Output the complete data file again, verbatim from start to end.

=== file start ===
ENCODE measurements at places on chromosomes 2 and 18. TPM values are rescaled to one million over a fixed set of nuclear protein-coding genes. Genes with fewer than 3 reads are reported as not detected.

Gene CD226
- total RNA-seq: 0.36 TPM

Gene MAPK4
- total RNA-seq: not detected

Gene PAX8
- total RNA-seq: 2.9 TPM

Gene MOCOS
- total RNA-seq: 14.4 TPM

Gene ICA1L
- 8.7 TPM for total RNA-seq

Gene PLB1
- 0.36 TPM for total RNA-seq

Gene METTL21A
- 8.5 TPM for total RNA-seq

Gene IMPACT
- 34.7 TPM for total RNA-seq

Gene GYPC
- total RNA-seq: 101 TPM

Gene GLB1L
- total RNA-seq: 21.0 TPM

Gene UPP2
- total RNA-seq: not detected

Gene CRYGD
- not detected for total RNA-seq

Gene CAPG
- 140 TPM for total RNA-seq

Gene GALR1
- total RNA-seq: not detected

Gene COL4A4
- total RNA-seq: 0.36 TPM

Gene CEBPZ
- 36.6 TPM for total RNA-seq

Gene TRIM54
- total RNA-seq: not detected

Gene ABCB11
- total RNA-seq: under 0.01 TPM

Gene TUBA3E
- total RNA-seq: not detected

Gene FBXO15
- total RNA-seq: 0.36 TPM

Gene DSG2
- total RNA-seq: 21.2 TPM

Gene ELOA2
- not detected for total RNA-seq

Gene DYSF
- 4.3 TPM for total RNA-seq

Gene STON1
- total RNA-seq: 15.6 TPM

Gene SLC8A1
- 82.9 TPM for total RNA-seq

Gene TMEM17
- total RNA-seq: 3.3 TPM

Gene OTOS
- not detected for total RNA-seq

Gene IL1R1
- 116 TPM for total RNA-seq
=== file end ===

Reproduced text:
ENCODE measurements at places on chromosomes 2 and 18. TPM values are rescaled to one million over a fixed set of nuclear protein-coding genes. Genes with fewer than 3 reads are reported as not detected.

Gene CD226
- total RNA-seq: 0.36 TPM

Gene MAPK4
- total RNA-seq: not detected

Gene PAX8
- total RNA-seq: 2.9 TPM

Gene MOCOS
- total RNA-seq: 14.4 TPM

Gene ICA1L
- 8.7 TPM for total RNA-seq

Gene PLB1
- 0.36 TPM for total RNA-seq

Gene METTL21A
- 8.5 TPM for total RNA-seq

Gene IMPACT
- 34.7 TPM for total RNA-seq

Gene GYPC
- total RNA-seq: 101 TPM

Gene GLB1L
- total RNA-seq: 21.0 TPM

Gene UPP2
- total RNA-seq: not detected

Gene CRYGD
- not detected for total RNA-seq

Gene CAPG
- 140 TPM for total RNA-seq

Gene GALR1
- total RNA-seq: not detected

Gene COL4A4
- total RNA-seq: 0.36 TPM

Gene CEBPZ
- 36.6 TPM for total RNA-seq

Gene TRIM54
- total RNA-seq: not detected

Gene ABCB11
- total RNA-seq: under 0.01 TPM

Gene TUBA3E
- total RNA-seq: not detected

Gene FBXO15
- total RNA-seq: 0.36 TPM

Gene DSG2
- total RNA-seq: 21.2 TPM

Gene ELOA2
- not detected for total RNA-seq

Gene DYSF
- 4.3 TPM for total RNA-seq

Gene STON1
- total RNA-seq: 15.6 TPM

Gene SLC8A1
- 82.9 TPM for total RNA-seq

Gene TMEM17
- total RNA-seq: 3.3 TPM

Gene OTOS
- not detected for total RNA-seq

Gene IL1R1
- 116 TPM for total RNA-seq